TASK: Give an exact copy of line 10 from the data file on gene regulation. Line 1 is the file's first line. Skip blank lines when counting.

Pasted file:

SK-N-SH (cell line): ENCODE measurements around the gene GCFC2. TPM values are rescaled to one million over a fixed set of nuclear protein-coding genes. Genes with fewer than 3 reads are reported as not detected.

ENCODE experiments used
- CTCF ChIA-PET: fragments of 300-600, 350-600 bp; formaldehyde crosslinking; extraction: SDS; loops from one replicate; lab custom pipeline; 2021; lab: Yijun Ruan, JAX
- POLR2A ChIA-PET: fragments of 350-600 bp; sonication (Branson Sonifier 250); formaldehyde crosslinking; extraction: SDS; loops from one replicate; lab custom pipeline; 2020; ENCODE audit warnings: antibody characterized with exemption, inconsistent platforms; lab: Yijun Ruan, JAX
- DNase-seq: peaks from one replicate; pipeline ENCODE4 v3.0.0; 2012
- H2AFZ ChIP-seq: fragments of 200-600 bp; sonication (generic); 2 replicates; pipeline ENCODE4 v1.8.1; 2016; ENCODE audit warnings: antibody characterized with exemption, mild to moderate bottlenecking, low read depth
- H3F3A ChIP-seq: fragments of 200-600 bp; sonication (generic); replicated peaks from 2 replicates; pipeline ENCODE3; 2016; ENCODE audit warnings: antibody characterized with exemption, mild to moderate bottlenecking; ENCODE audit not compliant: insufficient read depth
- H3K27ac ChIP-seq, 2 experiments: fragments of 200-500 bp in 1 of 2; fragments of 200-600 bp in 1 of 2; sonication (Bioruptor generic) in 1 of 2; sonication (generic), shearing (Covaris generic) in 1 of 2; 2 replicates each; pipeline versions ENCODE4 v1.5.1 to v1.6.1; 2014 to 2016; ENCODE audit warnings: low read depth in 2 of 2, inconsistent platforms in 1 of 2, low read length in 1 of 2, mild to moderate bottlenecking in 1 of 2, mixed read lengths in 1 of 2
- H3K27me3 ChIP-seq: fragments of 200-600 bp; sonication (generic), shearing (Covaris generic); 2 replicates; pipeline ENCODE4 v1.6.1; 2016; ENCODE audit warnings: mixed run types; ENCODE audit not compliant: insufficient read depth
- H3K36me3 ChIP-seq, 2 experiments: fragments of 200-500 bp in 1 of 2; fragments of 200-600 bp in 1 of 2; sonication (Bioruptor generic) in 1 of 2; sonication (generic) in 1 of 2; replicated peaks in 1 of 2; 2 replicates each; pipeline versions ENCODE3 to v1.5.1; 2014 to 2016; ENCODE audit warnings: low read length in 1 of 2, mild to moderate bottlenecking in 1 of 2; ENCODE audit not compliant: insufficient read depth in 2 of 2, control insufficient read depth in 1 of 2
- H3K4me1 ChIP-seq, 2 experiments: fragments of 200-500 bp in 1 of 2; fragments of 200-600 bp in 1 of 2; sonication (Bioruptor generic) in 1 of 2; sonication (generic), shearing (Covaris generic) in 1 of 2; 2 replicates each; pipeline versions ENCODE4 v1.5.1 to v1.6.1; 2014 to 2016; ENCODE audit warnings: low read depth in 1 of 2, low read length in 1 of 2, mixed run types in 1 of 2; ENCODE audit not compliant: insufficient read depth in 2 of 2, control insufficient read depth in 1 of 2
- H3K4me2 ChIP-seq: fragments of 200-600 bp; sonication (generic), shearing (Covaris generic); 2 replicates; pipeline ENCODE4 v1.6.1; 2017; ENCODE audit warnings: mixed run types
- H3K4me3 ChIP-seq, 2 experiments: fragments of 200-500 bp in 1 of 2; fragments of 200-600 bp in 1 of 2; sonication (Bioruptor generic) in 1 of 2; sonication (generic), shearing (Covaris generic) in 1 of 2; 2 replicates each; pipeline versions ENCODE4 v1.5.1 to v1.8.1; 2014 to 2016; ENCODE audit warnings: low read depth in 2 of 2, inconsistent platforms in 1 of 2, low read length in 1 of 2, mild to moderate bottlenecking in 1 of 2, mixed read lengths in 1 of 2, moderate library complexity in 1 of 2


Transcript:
- H3K36me3 ChIP-seq, 2 experiments: fragments of 200-500 bp in 1 of 2; fragments of 200-600 bp in 1 of 2; sonication (Bioruptor generic) in 1 of 2; sonication (generic) in 1 of 2; replicated peaks in 1 of 2; 2 replicates each; pipeline versions ENCODE3 to v1.5.1; 2014 to 2016; ENCODE audit warnings: low read length in 1 of 2, mild to moderate bottlenecking in 1 of 2; ENCODE audit not compliant: insufficient read depth in 2 of 2, control insufficient read depth in 1 of 2